A lesson from cutlery history: Getting knife buyers to buy

bluelightIn hard economic times what is the most common approach used by retailers and knife company dealers to sell more knives? You guessed it- cut the prices.

Today, there is no doubt everyone involved in selling goods and services is feeling the pinch of consumers pulling back. The tightening of the purse strings started back around October of last year. Since then it seems everyone is running a sale.

Got an email notice from a knife manufacturer just yesterday about a “One-half off for one day only” sale.

One Case dealer in North Carolina ran a special on all Case knives for 20% off. The business owner commented after the sale, “We actually made a few sales that day.”

But this phenomenon of running a sale to move merchandise- and in our case, knives is nothing new. In fact, it was such a problem in the 1930’s a cutlery publication tried to rein in the knife industry through a series of editorials and articles.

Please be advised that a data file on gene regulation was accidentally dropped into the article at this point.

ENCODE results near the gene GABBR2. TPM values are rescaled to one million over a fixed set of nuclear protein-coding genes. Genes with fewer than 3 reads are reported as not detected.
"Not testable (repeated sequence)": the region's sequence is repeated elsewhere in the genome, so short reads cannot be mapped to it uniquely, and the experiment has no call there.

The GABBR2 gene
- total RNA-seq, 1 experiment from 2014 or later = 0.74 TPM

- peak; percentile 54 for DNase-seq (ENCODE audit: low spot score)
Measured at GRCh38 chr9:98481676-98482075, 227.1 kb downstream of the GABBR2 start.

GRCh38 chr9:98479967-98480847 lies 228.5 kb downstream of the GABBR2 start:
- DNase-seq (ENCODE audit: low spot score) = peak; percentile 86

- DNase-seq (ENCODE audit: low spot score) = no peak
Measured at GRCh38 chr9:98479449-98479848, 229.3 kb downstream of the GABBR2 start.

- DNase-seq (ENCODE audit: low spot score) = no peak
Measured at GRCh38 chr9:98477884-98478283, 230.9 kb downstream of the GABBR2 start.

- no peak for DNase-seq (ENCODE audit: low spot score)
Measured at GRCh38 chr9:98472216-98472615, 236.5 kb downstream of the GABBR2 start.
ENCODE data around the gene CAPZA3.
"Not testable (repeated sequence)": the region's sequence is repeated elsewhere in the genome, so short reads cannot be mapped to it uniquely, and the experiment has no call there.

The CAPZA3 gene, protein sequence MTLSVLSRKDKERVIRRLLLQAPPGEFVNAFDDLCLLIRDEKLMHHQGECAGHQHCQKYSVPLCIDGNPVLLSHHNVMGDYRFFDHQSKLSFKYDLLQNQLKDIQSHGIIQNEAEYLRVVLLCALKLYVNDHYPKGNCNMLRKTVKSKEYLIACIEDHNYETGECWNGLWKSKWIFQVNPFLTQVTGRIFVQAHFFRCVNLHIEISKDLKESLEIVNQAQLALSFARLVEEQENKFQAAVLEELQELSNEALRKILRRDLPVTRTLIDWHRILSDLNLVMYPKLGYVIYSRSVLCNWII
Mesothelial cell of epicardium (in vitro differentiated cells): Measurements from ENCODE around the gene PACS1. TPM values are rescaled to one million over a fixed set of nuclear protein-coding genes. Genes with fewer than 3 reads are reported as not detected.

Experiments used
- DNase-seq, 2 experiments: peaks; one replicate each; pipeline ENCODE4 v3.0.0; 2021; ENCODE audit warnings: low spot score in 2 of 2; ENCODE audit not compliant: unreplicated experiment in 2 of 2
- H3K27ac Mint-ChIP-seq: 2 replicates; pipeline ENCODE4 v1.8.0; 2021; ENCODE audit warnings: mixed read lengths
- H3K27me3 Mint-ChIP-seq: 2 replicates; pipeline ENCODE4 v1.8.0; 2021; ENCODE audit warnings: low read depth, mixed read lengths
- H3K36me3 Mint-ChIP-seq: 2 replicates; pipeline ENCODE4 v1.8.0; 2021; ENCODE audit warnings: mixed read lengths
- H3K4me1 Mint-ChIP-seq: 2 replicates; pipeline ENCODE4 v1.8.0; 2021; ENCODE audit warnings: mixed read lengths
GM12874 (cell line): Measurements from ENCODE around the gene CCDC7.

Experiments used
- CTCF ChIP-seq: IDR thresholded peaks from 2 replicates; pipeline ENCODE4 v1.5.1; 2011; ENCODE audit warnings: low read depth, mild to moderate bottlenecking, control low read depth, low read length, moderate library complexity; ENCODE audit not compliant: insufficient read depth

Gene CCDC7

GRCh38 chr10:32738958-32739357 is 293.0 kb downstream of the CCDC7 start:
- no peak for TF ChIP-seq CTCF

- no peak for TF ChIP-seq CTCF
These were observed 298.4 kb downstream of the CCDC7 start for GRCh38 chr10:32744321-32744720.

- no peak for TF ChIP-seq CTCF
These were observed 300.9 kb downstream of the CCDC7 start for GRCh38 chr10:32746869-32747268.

painescutjrnlmastheadOne  such example-  June 1932 edition of Paine’s Cutlery Journal reported, “It is suicide, of course, to merely slash prices in order to get business, and the business man who thinks he can beat a cost plus profit basis better give up now.”

In many cases, the answer, according the PCJ was more and continued advertising. If one subscribes to this theory, then today the approach would be broader than simply advertising- running ads- it’s having a strong market presence and brand awareness to help achieve what is called in the marketing world as “top of mind consciousness” among the targeted group. And in a highly fragmented market, like we have today, one of the best approaches knife companies and dealers have is to go where the knife collectors and buyers spend a great deal of time- online.

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One CommentLeave a comment

  1. Got an email today about Buck running a 40% off sale.


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